Clear skies last night delivered blue skies and sun this morning with a light touch of frost. Having said that, we feel very lucky to not have the cold and snow of the North to cope with. We had quite enough of that for 40 years crossing the Pennines and queuing on the M62 for hours in snowbound gridlock. Instead, we were outside in the sunshine, exercising at the gym and swimming in the sunlit, outdoor pool.

Chateau de Monbazillac

Well, we’ve secured the second element of our 2018 travels with 5 weeks (June/July) in France. After quite extensive searching, I pulled back from the Beziers coast to the Dordogne and the outskirts of Bergerac. We are renting one of two Gîtes in the grounds of Chateau de Monbazillac. The Gîtes are owned by a couple from Yorkshire and have their own, huge infinity pool, and fully kitted out gym. We will have all home comforts including dishwasher and laundry facilities, wi-fi and English satellite television to while away the evenings’ wine tasting. Total cost is fantastic at £2,200.00/€2,500.00. Now we can turn our attention to a short, Spanish trip in the Spring and a Greek trip in the Autumn.

Saturday, 20th January

Stop over at the Mercure Orleans

A wet day. We decided fairly early on that we would have a day off and not go out so we did ‘home’ things. I had my haircut. Pauline made salmon terrine for next week. I vacuumed the house and then completed the Summer trip planning. We will drive to the tunnel, make the crossing and then stay in Coquelles for the first night. From there, the journey is about 8.5 hrs which we will split into two legs. The first will take us to Orleans where will stay in a Mercure hotel. I am a member so I get a 10% discount. The hotel is lovely with pool, gym and restaurant. The second leg of the trip will take around 4 hrs. On the way back, we will also stay in Orleans and Coquelles. With that all booked up, we can relax.

In the next few days, we want to have tied up our Greek trip and a short break in Spain – we are thinking of Seville or Valencia. After cancelling our Gran Canaria month last November, this Winter has felt a long, hard slog and we are looking forward to indulging ourselves in some warm weather again.

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Week 472

Sunday, 7th January

 A beautiful, sunny morning that makes one glad to be alive. I think I am although this may just be an altered state aka death. Maybe, I will never know. Having watched the Marr Show, I am convinced the prime minister is not just in an altered state but on another planet. When discussing the Health Service today, it was less a case of, Nothing Has Changed and more a case of Everything is Planned and Wonderful.

Watched a very old episode of Dad’s Army last night (Desperate or What?) which reminded me of reports I had read earlier on a Greek blog. In the wartime comedy of the British Home Guard, the old codgers were drafted in to help with the war effort by working in the fields bringing in the harvest. The threshing machine was steam powered and the whole process harked back to the agricultural revolution and a time when religion insinuated itself into every sphere of human activity. After gathering in the bags of grain, the vicar and the verger put it upon themselves to perform a service out in the fields to bless the bounty of their god. (You see, I find it hard to write it even now.) Of course, in this comedy the whole scene develops into arguments and recrimination, pushing and shoving about nothing of any importance. Fade to credits.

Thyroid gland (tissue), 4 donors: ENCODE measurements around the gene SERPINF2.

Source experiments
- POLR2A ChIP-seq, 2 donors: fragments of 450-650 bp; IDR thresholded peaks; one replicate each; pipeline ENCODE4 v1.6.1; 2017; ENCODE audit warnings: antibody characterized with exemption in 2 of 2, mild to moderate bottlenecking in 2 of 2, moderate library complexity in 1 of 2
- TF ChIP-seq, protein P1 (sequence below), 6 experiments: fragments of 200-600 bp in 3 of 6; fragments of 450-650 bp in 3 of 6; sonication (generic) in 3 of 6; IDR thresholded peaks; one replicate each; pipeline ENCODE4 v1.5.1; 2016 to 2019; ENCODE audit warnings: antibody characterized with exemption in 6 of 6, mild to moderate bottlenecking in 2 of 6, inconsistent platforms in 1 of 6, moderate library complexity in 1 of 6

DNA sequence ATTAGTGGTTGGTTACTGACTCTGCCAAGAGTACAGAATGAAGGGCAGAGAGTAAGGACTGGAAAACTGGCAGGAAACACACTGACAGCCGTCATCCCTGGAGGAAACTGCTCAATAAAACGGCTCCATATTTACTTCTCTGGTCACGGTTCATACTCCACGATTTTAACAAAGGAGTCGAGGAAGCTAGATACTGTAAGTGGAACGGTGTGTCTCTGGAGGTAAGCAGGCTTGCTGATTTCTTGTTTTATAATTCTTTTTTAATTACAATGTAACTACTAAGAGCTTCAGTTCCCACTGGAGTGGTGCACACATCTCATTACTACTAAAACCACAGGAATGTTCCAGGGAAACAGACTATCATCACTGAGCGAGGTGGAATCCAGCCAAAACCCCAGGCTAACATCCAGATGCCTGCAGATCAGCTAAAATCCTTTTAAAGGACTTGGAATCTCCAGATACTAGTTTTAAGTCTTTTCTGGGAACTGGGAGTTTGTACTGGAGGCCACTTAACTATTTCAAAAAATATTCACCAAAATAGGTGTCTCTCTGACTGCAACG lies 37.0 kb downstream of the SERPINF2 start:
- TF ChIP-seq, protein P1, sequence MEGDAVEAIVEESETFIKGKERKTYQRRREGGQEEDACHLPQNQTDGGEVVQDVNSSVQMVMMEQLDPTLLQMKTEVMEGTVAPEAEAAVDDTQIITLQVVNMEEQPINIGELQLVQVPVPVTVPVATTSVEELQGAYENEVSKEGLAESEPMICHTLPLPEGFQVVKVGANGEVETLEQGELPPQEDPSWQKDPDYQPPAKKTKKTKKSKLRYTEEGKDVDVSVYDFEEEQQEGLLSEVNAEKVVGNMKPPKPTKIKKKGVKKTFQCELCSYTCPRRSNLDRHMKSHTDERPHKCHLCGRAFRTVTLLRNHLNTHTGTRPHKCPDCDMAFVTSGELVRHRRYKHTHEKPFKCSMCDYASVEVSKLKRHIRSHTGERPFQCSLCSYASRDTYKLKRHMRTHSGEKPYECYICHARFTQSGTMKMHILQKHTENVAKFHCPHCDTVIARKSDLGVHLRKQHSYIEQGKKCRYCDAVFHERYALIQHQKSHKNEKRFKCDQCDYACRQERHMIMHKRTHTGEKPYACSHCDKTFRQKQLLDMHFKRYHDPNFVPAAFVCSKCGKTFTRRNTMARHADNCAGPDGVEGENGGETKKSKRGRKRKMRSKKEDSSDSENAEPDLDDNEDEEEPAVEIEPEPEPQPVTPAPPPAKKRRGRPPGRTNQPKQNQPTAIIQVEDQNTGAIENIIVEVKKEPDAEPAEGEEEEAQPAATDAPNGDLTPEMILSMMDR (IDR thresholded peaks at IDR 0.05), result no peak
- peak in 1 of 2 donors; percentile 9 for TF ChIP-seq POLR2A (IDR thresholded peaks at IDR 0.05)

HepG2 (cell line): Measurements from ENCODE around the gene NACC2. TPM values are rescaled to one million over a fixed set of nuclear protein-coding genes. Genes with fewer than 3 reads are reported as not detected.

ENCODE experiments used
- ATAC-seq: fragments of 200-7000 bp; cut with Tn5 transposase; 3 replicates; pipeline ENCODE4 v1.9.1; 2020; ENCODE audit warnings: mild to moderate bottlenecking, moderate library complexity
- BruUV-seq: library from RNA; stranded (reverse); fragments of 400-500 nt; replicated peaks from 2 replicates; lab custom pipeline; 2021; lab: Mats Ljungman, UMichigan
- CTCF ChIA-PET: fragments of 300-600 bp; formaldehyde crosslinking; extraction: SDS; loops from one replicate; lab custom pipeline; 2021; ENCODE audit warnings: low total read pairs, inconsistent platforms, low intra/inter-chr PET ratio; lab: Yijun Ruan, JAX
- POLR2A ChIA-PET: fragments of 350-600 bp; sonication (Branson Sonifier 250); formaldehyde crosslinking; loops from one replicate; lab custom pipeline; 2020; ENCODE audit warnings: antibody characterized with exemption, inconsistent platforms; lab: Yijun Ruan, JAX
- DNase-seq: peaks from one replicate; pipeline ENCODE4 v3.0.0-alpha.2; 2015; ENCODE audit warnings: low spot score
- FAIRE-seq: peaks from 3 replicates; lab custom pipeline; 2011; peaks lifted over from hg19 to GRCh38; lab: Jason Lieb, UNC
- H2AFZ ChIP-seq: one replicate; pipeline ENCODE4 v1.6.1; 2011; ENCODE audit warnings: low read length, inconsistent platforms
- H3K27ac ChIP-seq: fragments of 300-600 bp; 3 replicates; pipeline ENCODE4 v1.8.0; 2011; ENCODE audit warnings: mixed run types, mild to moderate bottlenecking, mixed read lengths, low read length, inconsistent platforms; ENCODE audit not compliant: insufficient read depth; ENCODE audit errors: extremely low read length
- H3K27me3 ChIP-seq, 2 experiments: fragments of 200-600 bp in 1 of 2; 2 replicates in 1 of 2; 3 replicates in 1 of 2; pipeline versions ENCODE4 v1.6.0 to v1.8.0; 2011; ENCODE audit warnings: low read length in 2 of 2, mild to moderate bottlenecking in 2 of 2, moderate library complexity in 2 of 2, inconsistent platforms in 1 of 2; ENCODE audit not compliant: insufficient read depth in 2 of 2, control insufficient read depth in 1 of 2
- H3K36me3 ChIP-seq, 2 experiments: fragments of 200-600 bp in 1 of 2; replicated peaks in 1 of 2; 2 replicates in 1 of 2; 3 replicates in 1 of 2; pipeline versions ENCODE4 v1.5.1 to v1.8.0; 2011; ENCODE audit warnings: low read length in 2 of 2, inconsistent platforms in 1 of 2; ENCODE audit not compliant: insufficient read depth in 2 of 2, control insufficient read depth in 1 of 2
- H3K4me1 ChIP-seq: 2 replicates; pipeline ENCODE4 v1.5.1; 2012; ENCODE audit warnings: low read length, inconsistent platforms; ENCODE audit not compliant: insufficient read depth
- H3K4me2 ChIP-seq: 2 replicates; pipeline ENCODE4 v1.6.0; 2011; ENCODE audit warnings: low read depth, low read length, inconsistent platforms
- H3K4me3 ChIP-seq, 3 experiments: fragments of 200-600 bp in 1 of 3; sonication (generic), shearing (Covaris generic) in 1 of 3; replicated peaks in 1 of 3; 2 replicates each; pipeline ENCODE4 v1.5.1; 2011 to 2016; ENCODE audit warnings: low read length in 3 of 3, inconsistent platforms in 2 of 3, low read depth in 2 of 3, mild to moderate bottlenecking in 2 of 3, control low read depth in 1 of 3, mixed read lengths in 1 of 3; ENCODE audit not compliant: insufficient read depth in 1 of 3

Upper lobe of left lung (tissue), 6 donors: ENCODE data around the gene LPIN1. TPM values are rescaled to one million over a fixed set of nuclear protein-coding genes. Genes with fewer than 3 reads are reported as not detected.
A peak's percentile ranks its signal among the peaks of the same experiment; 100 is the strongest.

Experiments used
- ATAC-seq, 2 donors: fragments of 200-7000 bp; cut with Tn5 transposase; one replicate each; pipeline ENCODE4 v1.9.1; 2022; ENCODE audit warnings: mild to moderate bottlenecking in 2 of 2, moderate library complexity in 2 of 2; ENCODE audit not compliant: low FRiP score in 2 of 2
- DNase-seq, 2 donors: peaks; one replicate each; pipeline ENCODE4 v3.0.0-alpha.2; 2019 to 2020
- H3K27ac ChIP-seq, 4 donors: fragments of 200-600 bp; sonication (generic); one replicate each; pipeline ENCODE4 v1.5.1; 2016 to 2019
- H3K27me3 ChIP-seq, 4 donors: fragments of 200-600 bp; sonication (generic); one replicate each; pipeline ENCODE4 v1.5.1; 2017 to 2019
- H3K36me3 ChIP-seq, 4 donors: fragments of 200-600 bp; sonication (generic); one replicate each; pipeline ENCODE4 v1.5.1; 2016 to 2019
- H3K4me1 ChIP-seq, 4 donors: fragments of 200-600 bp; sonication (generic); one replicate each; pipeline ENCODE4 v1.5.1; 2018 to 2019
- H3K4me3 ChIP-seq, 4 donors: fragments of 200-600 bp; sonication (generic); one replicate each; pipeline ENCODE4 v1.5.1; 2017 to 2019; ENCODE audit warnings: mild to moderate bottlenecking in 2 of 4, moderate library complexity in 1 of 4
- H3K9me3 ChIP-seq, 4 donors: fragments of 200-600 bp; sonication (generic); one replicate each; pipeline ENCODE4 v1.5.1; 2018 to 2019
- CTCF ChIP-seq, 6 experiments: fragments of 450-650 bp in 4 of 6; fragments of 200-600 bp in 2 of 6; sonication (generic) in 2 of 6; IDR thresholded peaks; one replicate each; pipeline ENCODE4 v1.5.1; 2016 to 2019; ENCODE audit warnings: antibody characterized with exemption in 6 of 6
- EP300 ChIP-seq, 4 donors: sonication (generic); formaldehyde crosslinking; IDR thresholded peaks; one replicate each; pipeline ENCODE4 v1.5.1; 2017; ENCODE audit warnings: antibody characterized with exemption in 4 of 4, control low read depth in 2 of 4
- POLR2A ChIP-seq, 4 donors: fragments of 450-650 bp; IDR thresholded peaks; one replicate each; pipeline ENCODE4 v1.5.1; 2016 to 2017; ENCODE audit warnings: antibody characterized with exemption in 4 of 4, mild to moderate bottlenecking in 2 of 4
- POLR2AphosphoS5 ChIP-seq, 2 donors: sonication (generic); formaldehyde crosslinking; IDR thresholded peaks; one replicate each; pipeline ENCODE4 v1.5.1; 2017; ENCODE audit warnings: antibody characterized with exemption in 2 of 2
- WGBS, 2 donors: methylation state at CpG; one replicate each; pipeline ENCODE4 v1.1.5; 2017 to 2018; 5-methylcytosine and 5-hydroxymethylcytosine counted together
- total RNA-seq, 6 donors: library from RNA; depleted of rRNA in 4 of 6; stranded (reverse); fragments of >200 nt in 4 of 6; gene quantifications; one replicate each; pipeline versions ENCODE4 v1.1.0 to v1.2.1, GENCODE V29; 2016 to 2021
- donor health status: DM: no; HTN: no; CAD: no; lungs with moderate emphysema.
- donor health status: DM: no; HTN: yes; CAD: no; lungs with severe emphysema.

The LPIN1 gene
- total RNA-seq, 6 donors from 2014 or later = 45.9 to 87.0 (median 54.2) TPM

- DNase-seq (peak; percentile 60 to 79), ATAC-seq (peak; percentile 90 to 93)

Yesterday was Epiphany for some. Our neighbours took down the Christmas lights around the outside of their houses and the Greeks threw crosses into the freezing sea for bonkers men and boys to dive for in the hope of receiving Christ’s redemption. The world has most definitely gone mad.

Although the grip of orthodox religion is gradually being forcibly loosened by the left wing government, it is still constitutionally there and permeates the whole social fabric on the less cosmopolitan islands. I think that, for Greek Youth, the pride in being seen by their community as the ‘winner’ has long superseded any religious accolade but still they dive and still they must be the one to hold the cross aloft for applause of the wiser and warmer old people at the quayside.

Before the cross is tossed into the foaming briny by the priest, he releases doves (pigeons) as a symbol of peace to calm the tempestuous waves so fishermen can ply their trade safely through the year. I was amused to read of one dove which, when ‘released’ by the priest, fell like a stone to the bottom of the water like the proverbial dead parrot. Definitely no luck there! Another on the northern Peloponnese ended, just like Dad’s Army, in pushing, shoving, fisticuffs, having to be separated by port police, civil police, religious luminaries and elders followed by threats of legal action. Why? Because one boy got the cross first and had it snatched out of his hand raised in victory by another boy – who was rumoured to be a GYPSY! Fade to credits.

Greek island life really hasn’t moved on enough for a modern economy. That, of course, is half the charm for the two week holiday makers.

Monday, 8th January